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Wrecked by Joe Ide

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This is the 3rd book in the IQ mystery series and it holds together really well. Like the first two books, I have to get over some of the violence and language used, but I keep coming back. I still find Isaiah Quintabe, IQ, a believable and relatable character, and the world he moves in, his ‘hood’, is filled with gangs and grandmothers, those that are homeless and those that are damaged, families and individuals, all trying to either get by or fight their way through life.

The author grew up in the same part of the Los Angeles as the book’s setting and his description of streets and houses and strip malls bring you right there. Now I just have to be patient for book number four to come out. (Submitted by Renee)

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Woman is No Man by Etaf Rum

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In Etaf Rum’s debut novel, A Woman is No Man, we are introduced to three generations of Palestinian-American women who are all tied down to tradition and culture. Isra is the girl from Palestine who gets married off to an American and shuttled away to Brooklyn, New York. There, she battles her dreams of a better life in America, one where women are valued and not subservient to their husbands. But her new mother-in-law Fareeda is just as traditional as her own mother, pressuring her to have a son and disregarding the daughters that Isra eventually bears, including the first born, Deya. But perhaps it is Deya who will finally manage to find that balance between being Arab and American and breaks free from the tight constraints of a patriarchal mindset, through the use of books and the discovery of secrets long kept hidden…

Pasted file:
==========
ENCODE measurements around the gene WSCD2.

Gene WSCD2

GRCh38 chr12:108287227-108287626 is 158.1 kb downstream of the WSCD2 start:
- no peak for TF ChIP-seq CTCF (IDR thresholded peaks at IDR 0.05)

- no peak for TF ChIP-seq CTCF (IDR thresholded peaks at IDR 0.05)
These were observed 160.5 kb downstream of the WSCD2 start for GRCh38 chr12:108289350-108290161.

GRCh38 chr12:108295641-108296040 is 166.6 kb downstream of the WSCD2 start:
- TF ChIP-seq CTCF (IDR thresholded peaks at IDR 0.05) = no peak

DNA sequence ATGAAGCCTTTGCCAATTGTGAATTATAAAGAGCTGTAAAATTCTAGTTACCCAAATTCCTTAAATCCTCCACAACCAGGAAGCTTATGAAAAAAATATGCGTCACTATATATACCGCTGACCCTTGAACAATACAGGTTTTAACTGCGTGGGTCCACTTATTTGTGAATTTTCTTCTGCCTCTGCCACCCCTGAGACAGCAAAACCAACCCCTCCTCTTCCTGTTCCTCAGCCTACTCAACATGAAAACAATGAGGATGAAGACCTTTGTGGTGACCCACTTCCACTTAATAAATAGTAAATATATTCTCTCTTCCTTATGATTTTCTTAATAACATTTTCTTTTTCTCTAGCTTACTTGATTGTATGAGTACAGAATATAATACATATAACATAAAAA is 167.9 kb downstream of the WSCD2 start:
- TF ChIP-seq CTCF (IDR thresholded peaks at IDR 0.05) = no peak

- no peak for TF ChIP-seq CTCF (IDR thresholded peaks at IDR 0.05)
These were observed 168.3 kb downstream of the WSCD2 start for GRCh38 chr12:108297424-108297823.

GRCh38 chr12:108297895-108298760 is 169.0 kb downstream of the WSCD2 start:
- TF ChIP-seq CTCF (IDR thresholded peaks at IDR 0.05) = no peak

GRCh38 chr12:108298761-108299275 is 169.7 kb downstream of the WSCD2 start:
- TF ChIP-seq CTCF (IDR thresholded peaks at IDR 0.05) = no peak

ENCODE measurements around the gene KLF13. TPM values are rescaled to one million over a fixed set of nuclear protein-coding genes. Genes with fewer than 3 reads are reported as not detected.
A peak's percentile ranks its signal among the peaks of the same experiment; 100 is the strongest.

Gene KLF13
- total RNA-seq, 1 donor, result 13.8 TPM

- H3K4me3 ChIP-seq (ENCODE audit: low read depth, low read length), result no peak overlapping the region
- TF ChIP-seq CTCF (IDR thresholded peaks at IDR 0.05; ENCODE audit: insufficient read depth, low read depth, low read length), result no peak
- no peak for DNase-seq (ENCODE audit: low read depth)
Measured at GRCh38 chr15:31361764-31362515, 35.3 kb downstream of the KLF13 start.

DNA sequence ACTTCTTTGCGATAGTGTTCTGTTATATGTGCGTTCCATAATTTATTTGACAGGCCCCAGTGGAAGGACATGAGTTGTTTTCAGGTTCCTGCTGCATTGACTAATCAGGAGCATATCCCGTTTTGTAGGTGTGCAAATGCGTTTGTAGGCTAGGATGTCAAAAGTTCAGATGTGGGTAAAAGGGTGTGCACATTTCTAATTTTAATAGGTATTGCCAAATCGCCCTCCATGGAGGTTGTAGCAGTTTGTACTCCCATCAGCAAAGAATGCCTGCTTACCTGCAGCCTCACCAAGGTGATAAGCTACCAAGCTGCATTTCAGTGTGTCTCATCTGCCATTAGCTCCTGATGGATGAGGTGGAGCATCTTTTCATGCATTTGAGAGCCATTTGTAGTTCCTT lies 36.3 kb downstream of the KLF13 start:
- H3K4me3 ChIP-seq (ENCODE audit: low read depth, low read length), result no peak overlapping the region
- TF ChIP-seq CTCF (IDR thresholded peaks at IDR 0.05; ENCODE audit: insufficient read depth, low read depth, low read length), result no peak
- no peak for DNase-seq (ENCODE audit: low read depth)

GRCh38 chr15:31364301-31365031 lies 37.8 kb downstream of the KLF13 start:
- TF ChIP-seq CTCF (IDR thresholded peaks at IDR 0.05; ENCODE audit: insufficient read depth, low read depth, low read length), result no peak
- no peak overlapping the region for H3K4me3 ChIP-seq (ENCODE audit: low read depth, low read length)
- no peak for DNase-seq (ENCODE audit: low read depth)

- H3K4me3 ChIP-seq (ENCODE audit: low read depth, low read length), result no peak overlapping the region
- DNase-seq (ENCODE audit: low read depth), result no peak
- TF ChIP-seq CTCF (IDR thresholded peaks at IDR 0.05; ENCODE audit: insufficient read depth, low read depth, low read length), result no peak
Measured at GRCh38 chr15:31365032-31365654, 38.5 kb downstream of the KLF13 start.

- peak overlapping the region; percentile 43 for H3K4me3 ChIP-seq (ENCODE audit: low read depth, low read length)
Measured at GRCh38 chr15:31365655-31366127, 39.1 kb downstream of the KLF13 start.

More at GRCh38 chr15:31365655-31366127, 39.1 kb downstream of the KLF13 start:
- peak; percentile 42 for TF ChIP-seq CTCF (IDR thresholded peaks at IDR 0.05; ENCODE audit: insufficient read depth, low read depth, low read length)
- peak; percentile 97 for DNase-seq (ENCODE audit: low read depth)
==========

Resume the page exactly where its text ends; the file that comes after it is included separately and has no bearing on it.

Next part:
This was an enthralling read that had me hooked from the very first chapter. Etaf Rum seamlessly invites us into a world we may or may not be familiar with. This world will horrify you and sadden you, but ultimately it will provide you with hope that a better world may be on its way. Jumping between timelines and characters, Woman is No Man depicts the voices of women who have been silenced for far too long. (Submitted by Alan)